Nashville Conversations— Scott W. Webb, Dating App Developer

October 3, 2016 by hartapp in Press 0 comments
Nashville Conversations— Scott W. Webb, Dating App Developer

Scott W. Webb is the creator of a new IOS dating app for creatives, called Hart – a play on words, which alludes to the fact that art comes from the heart. It’s as if Tinder and Instagram mated and had a baby. However, users eschew from sharing head shots. Instead, they connect via their creativity. With a decade-plus career as a health coach, a leader in his field who has authored several books, including The Conspiracy Theory Diet, Hart was sparked by conversations with one of his clients. He regularly shared grievances in regards to dating apps. As someone who will always root for the underdog, this app is a testament to Webb’s unwillingness to conform. 

Since you have a chart full of different ambitions, what made you go with this app first?

This idea spawned from a more complex dating app I had conceived that, truth be told, would cost a lot more money to develop. The simpler idea for Hart just popped into my head. I sketched it out with the concept being: “No faces, just creativity.” Not long after, I went to theNashville Entrepreneur Center and posted my concept on their board, which led me to Ryan Budden, who had previous experience developing an event app for the Greek system. We met and talked for a couple hours and he recommended Rhino-Active in London, Ontario, Canada with whom he works. I ended up hiring that company, and they developed it for $60K and also became my investors. The app was released in mid-July, but we’ve had some marketing delays so it’s officially only been out for six weeks.

Is there a more personal aspect that drove you to develop Hart?

Naturally, we always view the world from our own perspective. As I’ve gotten older, but don’t really see myself as older, it changes my game. I am big on supporting the underdog, which I believe this app does. It highlights the creative community in the dating game.

I think the kinds of people who can benefit from the app are technically the lesser-seen, in a way, like Vincent van Gogh. What a shame if there are other Vincent van Gogh’s out there now, who are not discovered, especially by love, because society doesn’t give them a proper vehicle to be seen. As a creative person myself, I support quirky types who may not have a proper support system. I think more and more communities are forming via apps, and Hart is just a way for artist-types to connect and say, “I see you! Let’s hang out.”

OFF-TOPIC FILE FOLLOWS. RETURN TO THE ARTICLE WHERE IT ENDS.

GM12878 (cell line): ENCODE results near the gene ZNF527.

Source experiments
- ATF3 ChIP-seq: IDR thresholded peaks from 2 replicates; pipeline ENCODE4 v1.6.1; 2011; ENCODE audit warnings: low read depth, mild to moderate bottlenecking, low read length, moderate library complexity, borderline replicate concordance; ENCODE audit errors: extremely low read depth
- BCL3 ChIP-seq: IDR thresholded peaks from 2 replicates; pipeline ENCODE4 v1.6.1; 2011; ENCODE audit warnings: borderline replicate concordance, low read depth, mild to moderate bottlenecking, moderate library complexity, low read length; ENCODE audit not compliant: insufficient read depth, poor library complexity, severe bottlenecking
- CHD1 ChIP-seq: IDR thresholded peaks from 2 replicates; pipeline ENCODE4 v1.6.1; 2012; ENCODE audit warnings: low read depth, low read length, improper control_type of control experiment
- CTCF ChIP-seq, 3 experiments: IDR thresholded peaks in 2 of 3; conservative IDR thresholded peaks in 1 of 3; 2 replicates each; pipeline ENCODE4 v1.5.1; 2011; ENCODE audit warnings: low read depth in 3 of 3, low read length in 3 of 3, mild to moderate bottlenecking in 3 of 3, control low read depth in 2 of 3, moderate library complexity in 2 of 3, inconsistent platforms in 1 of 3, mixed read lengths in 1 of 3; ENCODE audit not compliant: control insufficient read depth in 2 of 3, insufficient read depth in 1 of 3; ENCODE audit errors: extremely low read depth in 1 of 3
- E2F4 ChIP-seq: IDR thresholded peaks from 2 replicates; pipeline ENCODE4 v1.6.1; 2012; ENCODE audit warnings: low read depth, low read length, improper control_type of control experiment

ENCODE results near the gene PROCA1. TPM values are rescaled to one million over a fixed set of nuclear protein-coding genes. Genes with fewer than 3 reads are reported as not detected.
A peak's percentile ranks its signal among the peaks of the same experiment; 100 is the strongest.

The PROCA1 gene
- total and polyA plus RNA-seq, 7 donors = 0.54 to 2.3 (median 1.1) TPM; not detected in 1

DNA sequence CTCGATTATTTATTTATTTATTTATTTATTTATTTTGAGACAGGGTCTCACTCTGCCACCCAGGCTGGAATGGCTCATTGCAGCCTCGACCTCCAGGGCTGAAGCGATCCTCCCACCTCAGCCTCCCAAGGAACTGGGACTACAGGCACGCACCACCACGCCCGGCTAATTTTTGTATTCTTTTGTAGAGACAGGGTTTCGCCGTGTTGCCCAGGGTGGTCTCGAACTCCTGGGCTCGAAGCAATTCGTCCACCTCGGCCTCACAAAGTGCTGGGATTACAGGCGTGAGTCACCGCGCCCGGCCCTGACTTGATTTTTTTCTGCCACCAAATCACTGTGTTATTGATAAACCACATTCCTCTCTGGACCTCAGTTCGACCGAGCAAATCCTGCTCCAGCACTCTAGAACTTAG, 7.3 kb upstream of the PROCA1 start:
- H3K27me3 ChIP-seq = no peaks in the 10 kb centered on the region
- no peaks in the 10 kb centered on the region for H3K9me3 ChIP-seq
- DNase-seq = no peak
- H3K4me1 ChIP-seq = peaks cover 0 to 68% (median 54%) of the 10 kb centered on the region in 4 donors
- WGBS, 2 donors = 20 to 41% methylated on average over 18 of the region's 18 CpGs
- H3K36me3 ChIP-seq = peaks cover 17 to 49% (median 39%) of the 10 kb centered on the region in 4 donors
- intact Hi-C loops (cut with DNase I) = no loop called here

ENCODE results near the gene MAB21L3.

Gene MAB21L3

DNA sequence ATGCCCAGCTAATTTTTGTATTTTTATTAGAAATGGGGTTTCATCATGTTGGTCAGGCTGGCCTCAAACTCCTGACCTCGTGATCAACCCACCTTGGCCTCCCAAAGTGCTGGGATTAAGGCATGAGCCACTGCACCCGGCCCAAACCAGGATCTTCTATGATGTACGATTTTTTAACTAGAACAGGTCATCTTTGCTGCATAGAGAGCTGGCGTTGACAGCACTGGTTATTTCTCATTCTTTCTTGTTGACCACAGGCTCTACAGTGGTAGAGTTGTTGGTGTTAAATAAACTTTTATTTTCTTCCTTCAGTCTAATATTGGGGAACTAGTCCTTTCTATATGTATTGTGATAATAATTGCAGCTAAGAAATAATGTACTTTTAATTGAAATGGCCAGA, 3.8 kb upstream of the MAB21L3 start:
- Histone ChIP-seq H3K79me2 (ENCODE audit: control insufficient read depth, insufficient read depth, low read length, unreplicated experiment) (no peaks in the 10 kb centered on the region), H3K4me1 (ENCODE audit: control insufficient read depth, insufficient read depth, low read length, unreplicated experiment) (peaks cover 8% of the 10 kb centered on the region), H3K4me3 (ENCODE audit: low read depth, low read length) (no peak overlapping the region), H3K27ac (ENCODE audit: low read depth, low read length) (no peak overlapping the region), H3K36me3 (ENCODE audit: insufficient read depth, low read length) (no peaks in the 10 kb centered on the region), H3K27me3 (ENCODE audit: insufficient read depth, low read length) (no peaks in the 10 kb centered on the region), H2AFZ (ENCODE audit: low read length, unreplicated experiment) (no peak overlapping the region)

Tell me, how does it work?

Here’s the process. Post an image of something that visually lets others know who you are and highlights your unique interests. Next, add five words, which can be as simple as, “Life is full of surprises.”  In the public gallery, after seeing a post you like, write what’s called a critique, where you respond to people’s work in the gallery. It’s about telling the other person that you see something deep, funny or special in them. After receiving the critique, the artist will swipe left if he or she doesn’t like it. If they like it, then they swipe right and a connection is made. Then, you can look at each other’s profiles, send messages and exchange face photos.

What kind of images would someone post?

If you’re a potter, it’s your pottery. If you’re a graphic designer, it’s your graphics. If you’ve got a good belly button, it’s your belly button. There’s also a link-field for YouTube videos. Everything is commercialized these days, including dating.  I want us to connect through inspiration and art, which also make great, first impressions, as opposed to looks.

How has the app been going so far?

Wonderful but we need more people to upload content, add submissions to the public viewing gallery, and write reviews in the App Store. Or, they can simply go to and check it out. Our local marketing team, Red Griffin Entertainment, has done a great job to get the vibe just right.

Is this app only for lovers?

There’s a friends-only option. You can select who you’re interested in meeting: men, women or just friends. It’s about highlighting your best attributes, such as humor, which is so attractive. It levels the playing field because not everyone is photogenic.

As a health expert turned dating app creator – when it comes to love would you tell people to trust their gut or their heart?

Definitely, the gut. Ninety-five percent of dopamine’s and serotonins are released from the gut, not the brain. Those feel-good chemicals connect to your intuition.

If you were on this dating app yourself, what would you post photos of?

Currently, I have a photo of a heart-shaped potato that I bought at the Farmer’s Market.

Any last words you’d like to leave us with? 

I have more apps in the works, all with the idea of improving society. That is the underlying goal in regards to everything that I do.

Learn more about Hart here. 

Interview and photos by Nicole Baksinakas

Edited by Lily Clayton Hansen

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